Integrating Neptune into your codebase

Adding Neptune to your workflow is a really simple and quick process. We describe major logging features in the step by step guide below.

To make things even easier we have created integrations with most major ML frameworks and open-source experiment tracking tools.

Jump to the relevant section:

Using integrations with ML frameworks

Neptune supports any machine learning framework but there are a lot of integrations with particular frameworks that will get you started faster.

Popular integrations include:

Check out the full list of integrations.

Migrating from other experiment tracking tools

Neptune has utilities that let you use other open-source experiment tracking tools together with Neptune They also make the migration from those tools easy and quick.

Neptune integrates with the following experiment tracking frameworks:

Not using Python

If you are not using Python no worries, you can still log experiments to Neptune.

Read our guides on:

How to connect Neptune to your codebase step by step

Adding Neptune is a simple process that only takes a few steps. We’ll go through those one by one.

Before you start

Make sure you meet the following prerequisites before starting:

Step 1: Connect Neptune client to your script

import neptune

neptune.init(project_qualified_name='shared/onboarding',
             api_token='ANONYMOUS',
             )

You need to tell Neptune who you are and where you want to log things.

To do that you should specify:

  • project_qualified_name=USERNAME/PROJECT_NAME: Neptune username and project

  • api_token=YOUR_API_TOKEN: your Neptune API token.

Note

If you followed suggested prerequisites:

You can skip api_token and change the project_qualified_name to your USERNAME and PROJECT_NAME

neptune.init(project_qualified_name='USERNAME/PROJECT_NAME')

Step 2. Create an experiment and log parameters

PARAMS = {'lr': 0.1, 'epoch_nr': 10, 'batch_size': 32}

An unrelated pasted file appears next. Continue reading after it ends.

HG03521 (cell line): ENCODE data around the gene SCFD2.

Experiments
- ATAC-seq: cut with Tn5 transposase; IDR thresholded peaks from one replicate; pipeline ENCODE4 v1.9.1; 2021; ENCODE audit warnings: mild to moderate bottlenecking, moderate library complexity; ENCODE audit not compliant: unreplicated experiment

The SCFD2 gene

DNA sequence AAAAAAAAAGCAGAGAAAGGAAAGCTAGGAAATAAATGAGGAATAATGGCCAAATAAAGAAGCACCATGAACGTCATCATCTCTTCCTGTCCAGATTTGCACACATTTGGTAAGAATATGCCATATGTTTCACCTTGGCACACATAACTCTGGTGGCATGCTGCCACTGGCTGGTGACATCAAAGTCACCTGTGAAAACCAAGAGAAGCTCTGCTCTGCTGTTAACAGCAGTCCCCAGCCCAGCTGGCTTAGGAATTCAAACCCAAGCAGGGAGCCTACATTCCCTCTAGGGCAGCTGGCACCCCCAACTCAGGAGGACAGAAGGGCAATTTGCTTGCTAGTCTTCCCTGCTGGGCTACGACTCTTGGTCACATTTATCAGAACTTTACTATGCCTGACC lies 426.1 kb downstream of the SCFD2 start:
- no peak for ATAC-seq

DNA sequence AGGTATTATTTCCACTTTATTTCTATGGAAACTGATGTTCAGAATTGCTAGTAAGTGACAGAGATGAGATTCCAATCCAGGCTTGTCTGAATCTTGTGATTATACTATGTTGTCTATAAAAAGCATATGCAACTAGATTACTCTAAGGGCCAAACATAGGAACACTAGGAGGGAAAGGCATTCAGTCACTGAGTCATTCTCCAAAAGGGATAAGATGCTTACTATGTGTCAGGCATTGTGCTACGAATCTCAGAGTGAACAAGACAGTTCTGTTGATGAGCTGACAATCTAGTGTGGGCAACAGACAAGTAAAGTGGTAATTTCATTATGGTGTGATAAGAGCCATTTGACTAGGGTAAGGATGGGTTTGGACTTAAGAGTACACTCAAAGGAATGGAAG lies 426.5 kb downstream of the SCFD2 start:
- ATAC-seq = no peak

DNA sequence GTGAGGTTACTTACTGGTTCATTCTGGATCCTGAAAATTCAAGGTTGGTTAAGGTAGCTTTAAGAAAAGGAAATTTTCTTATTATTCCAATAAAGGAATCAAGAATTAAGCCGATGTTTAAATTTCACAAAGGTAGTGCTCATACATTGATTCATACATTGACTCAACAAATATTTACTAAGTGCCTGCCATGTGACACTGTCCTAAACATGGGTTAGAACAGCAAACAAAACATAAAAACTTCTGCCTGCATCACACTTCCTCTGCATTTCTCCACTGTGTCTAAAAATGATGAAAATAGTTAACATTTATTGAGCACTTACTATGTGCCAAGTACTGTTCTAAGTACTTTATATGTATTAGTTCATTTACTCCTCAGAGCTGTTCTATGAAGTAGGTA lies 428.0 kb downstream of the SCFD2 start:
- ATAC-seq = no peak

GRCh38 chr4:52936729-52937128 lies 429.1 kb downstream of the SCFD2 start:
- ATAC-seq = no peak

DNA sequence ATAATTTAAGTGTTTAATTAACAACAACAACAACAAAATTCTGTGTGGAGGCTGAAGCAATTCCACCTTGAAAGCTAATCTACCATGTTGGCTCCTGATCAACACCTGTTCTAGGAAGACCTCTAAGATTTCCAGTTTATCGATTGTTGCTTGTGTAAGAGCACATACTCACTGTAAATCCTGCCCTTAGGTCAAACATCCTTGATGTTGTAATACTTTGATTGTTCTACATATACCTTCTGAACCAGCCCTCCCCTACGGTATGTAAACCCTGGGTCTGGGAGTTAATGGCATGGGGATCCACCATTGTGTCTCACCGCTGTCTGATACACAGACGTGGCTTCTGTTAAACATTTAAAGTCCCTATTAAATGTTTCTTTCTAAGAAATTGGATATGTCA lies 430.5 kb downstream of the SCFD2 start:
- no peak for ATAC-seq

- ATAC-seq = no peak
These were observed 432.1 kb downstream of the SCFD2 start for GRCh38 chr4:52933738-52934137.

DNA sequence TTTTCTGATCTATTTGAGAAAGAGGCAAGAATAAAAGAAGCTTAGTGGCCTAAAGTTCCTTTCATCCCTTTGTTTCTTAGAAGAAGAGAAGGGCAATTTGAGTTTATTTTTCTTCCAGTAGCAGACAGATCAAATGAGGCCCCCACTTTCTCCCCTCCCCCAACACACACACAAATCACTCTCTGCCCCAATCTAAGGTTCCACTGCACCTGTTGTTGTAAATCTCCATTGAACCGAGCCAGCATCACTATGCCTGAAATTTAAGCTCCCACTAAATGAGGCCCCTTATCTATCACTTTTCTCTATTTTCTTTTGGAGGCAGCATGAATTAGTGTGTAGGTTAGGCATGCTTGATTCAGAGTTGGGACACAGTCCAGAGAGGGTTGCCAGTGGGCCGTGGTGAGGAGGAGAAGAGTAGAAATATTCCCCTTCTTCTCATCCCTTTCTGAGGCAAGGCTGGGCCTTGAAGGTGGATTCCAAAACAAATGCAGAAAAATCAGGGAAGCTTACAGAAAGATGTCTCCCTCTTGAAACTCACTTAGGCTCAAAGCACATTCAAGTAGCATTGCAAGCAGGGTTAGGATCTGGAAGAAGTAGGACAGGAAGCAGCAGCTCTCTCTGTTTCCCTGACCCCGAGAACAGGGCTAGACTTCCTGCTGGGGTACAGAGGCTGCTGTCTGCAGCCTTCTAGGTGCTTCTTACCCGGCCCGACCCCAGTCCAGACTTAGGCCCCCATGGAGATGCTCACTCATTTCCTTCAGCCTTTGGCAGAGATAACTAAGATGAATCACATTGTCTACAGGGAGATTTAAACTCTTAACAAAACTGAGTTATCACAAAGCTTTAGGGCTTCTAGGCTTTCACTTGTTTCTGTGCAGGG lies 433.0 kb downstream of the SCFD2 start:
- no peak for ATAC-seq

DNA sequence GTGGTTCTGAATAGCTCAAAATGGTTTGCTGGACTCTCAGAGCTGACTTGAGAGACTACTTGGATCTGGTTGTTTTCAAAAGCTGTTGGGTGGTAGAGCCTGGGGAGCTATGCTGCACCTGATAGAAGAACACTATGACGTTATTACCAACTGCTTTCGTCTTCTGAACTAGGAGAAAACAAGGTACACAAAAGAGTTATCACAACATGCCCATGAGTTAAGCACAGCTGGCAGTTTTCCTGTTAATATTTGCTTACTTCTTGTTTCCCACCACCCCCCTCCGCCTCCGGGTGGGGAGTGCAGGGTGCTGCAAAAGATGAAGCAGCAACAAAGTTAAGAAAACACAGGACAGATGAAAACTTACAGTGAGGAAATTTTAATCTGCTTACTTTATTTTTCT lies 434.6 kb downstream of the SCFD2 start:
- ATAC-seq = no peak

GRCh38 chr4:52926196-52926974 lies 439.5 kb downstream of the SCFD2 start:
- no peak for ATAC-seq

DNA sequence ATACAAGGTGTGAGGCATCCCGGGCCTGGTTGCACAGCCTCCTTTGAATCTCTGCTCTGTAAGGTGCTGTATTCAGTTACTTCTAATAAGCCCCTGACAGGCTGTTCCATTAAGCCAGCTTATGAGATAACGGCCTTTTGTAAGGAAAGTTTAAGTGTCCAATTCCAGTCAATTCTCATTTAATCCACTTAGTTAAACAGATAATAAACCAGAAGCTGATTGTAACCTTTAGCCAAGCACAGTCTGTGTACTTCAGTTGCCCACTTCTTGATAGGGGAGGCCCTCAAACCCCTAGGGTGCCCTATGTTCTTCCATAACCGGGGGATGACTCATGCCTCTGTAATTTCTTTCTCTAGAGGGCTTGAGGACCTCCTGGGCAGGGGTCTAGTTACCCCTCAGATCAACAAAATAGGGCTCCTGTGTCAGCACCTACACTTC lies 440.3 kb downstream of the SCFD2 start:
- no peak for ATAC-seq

neptune.create_experiment(name='great-idea', params=PARAMS)

This opens a new “experiment” namespace in Neptune to which you can log various objects. It also logs your PARAMS dictionary with all the parameters that you want to keep track of.

Note

Right now parameters can only be passed at experiment creation.

Tip

You may want to read our article on:

Step 3. Add logging of training metrics

neptune.log_metric('loss', 0.26)

The first argument is the name of the log. You can have one or multiple log names (like ‘acc’, ‘f1_score’, ‘log-loss’, ‘test-acc’). The second argument is the value of the log.

Typically during training there will be some sort of a loop where those losses are logged. You can simply call neptune.log_metric multiple times on the same log name to log it at each step.

for i in range(epochs):
    ...
    neptune.log_metric('loss', loss)
    neptune.log_metric('metric', accuracy)

Note

You can specifically log value at given step by using x and y arguments.

neptune.log_metric('loss', x=12, y=0.32)

Step 4. Add logging of test metrics

neptune.log_metric('test-accuracy', 0.82)

You can log metrics in the same way after the training loop is done.

Note

You can also update experiments after the script is done running.

Read about updating existing experiments.

Step 5: Add logging of performance charts

neptune.log_image('predictions', 'pred_img.png')
neptune.log_image('performance charts', fig)

Tip

There are many other object that you can log to Neptune. You may want to read our articles on:

Step 6: Add logging of model binary

neptune.log_artifact('model.pkl')

You save your model to a file and log that file to Neptune.

Tip

There is a helper function in neptune-contrib called log pickle for logging picklable Python objects without saving them to disk.

It works like this:

from neptunecontrib.api import log_pickle

log_pickle(model)

Step 7: Run your script and see your experiment in Neptune UI